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expressed or implied for the direct payment of money." Peat Fuel Co. v. Tuck, 53 Cal. 304.

In the same state it was held that attachment would not lie for 'money lost at play by plaintiff's clerk. Babcock v. Briggs, 52 Cal. 502.

If, however, the meaning of the attachment act on this point is doubtful, it is believed that the course of legislation on the subject will afford the means of resolving the doubt. In 1872 the legislature of the territory, in an act "defining further causes for attachment, gave the writ in actions “to recover damages for trespass on any lode or mining property.” Ninth Sess. Territorial Assembly, 116. In 1876 amendments were made in the attachment act, in the course of which the legislature declared that nothing therein should affect the prior act of 1872. Eleventh Sess. Territorial Assembly, 27. In 1877, after admission of the state, the same act was inserted in the Code as section 119, and a part of the statute now in force relating to attachments. Thus it appears that, under the former act of the territory governing attachments, (Rev. St. 1868, p. 52,) it was thought necessary to pass a special act giving the writ in actions to recover the value of ore taken from a mine; and after five years' experience of the act so passed, it was retained in the laws of the state in connection with the present act. In 1879 the legislature of the state repealed it unconditionally, (Second Sess. 230,) thus withdrawing the process of attachment from cases of this kind after it had been in use upwards of seven years. By this course of proceeding, the intention of the legislative assembly respecting the process of attachment in actions for trespass to mines was sufficiently expressed, and there is now no room for doubt in the matter.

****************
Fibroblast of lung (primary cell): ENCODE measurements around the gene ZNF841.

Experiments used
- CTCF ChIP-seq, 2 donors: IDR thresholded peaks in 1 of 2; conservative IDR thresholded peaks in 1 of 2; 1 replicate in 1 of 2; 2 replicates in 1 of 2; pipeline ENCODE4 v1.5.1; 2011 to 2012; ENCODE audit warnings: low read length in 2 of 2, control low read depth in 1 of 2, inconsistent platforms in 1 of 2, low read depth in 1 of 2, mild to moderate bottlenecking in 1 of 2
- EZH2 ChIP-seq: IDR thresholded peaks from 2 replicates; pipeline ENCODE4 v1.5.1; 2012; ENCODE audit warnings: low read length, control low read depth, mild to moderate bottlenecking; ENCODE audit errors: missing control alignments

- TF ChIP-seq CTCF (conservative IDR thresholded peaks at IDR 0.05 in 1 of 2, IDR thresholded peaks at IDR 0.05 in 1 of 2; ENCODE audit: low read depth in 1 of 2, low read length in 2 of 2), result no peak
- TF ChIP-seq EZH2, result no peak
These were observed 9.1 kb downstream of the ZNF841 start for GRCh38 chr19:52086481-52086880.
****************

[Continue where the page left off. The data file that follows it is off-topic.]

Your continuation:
It is true that the act embraced all injuries to mines, and was, therefore, more comprehensive than the present action. But this case is certainly within the terms. It is, in substance, an action of trespass, and will remain such, although called by another name. In practice the act of 1872 was resorted to, mainly, if not entirely, in actions to recover the value of ore taken from mines. Sometimes it became an instrument of oppression in the hands of adverse claimants, and an inconvenient method of trying title to mines. The legislature may have recognized the fact in repealing it; but, however that may be, it is enough to know that the act has been repealed. We are not required to examine other clauses of the act now in force to find out whether that which was repealed is lurking elsewhere; but we must assume that the legislature intended to discontinue the pro

cess of attachment in all actions originating in trespass to mines. This action is of that character, and therefore the motion to quash will be sustained.

In another case, entitled the Iron Silver Min. Co. v. Joseph Doyle, the same question is presented, and the same order will be made.


(Circuit Court, D. Oregon. December 29, 1882.)


The plaintiff brought an action to recover the amount of duties paid by him on merchandise entered as sago flour, but classed and taxed by the collector as starch, against the protast of the plaintiff that the article was sago flour and free of duty. Held, that the plaintiff must recover, if at all, upon the ground stated in his protest, and therefore he could not recover, although it appeared

on the trial that the article was in fact, not flour, and not dutiable. 2. FLOUR_STARCH.

A flour which is made from a farinaceous plant for food, though largely composed of starch granules, is not, therefore, the “made" or manufactured starch of commerce, upon which the statute (section 2504, Rev. St. p. 481) imposes a duty when brought from a foreign country; and it matters not that it

may be in some measure used as starch. 3. EXPRESS DESIGNATION OF AN ARTICLE.

The farina of the root of the plant of the genus manihot, whether known as root flour, cassava, or tapioca, having been expressly exempted from duty by congress, (section 2505, Rev. St. pp. 488, 489,) is not included in the statute, supra, imposing a duty on starches, although it may be largely composed of starch granules and fit for use as starch.

Action to Recover Duties.
Addison C. Gibbs and W. Scott Bebee, for plaintiff.
Rufus Mallory and James F. Watson, for defendant.